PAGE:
How to deal with pregnant or nursing employees has to be one of the most frequently asked questions we get from China employers. The most important thing to know is that Chinese labor law prohibits employers from unilaterally terminating a pregnant or nursing employee.
Many believe you can terminate any China employee, including a pregnant or nursing employee, simply by paying one month’s salary for every year the employee has worked for the company. This is not true. Termination without cause constitutes unlawful termination and will lead to adverse consequences for the employer. Another myth is that you can never terminate a pregnant or nursing employee. An employer can terminate a pregnant or nursing employee without having to pay severance for the employee’s material breach of the employer’s rules and regulations. However, the rules and regulations provision you use to justify the termination must be legal and your termination under that provision must be reasonable.
For example, though an employer rules and regulations provision prohibiting stealing is unquestionably legal, whether you can fire a pregnant (or non-pregnant) employee for stealing things from your company can be tricky. In the past, Chinese courts used to uphold employers’ decisions to let an employee go when the amount of the theft was really low. But over the years, we have seen a shift in court decisions that put more focus on the reasonableness of the employer’s termination decision. So if your action is not proportionate to the infraction, the chances of it being upheld by a Chinese court are not high. We would counsel our clients not to terminate an employee for stealing ten dollars worth of office supplies.
It is also against the law to have an employee who is more than seven months pregnant or who is nursing work overtime or take night shifts. If your pregnant employee misses a half-day of work to go to her pregnancy checkup, it is not considered an absence of work under Chinese employment laws. So if you have her work late that day to make up the lost time, it’s likely it will be considered working beyond normal hours, and that’s overtime. If your pregnant employee submits a document from a health institution saying that her health no longer permits her to perform her usual job duties, you cannot demote her; you instead need to adjust her workload or her job duties to suit her existing situation. Generally speaking, you cannot as an employer dictate that you will recognize only certain doctors’ notes from only certain hospitals. So again, be careful with what you put in your employer rules and regulations.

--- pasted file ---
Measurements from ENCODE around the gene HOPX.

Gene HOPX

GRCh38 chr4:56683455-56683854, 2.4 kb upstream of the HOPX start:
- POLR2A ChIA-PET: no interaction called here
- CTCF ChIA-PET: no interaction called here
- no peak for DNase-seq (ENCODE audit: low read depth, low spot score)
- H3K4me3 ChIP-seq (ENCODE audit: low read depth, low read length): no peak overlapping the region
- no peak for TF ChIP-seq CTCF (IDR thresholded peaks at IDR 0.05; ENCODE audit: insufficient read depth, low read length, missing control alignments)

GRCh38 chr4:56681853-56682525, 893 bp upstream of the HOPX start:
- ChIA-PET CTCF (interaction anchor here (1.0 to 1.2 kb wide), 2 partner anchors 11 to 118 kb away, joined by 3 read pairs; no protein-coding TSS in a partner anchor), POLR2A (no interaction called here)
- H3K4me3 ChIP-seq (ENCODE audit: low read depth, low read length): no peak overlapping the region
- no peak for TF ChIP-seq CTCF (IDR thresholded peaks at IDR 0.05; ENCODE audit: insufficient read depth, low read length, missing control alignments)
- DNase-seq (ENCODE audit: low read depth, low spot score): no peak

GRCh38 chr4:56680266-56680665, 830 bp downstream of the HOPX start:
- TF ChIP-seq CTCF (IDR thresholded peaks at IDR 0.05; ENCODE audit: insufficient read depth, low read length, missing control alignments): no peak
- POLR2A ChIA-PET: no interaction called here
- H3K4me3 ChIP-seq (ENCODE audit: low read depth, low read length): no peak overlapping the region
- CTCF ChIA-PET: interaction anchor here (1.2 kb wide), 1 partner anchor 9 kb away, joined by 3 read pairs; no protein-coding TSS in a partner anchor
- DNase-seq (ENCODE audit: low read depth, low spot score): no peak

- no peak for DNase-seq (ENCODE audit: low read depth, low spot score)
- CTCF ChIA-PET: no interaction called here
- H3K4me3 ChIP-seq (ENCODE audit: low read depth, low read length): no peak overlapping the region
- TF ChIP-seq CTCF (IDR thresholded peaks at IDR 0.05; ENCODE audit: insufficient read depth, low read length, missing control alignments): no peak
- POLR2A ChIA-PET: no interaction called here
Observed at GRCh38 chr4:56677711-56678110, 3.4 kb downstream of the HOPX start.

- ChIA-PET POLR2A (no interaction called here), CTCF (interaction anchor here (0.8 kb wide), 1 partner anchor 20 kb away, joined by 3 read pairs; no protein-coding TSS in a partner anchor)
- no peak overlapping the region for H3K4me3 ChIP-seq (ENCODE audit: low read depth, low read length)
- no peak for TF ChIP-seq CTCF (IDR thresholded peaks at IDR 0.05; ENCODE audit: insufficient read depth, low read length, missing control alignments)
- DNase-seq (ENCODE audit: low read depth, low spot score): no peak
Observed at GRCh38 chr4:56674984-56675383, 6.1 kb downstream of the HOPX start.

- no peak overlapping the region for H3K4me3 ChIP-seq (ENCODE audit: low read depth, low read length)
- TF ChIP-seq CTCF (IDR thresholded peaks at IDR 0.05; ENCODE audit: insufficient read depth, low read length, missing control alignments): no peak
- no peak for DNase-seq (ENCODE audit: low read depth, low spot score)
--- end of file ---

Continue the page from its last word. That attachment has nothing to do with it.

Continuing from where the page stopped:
You must also provide at least one hour per day during normal working hours for employees who breastfeed their babies and you must do this until the baby turns one.
China amended its Law on Population and Family Planning, making it official that couples are encouraged to have two kids. The table below provides some basic information on the new maternity/paternity leave regulations in Beijing, Shanghai and Guangdong:
|Maternity leave||Paternity leave|
|Beijing||128 days + 1-3 months||15 days|
|Shanghai||128 days||10 days|
|Guangdong||178 days||15 days|
As is true of just about everything related to China’s labor laws, its laws on pregnant and nursing employees are complicated and local. And as is true of most of China’s labor laws they get even more complicated when it comes to expats, where the local rules and practices are even more likely to be at odds with the national guidance.
Bottom Line: Pregnant and nursing employees in China have all sorts of particularized rights. So as a China employer you should be doubly careful in terminating a pregnant or nursing employee or even in changing their job schedules or duties. You should know both the national and the local rules and talk with your local labor authorities before making pretty much any move.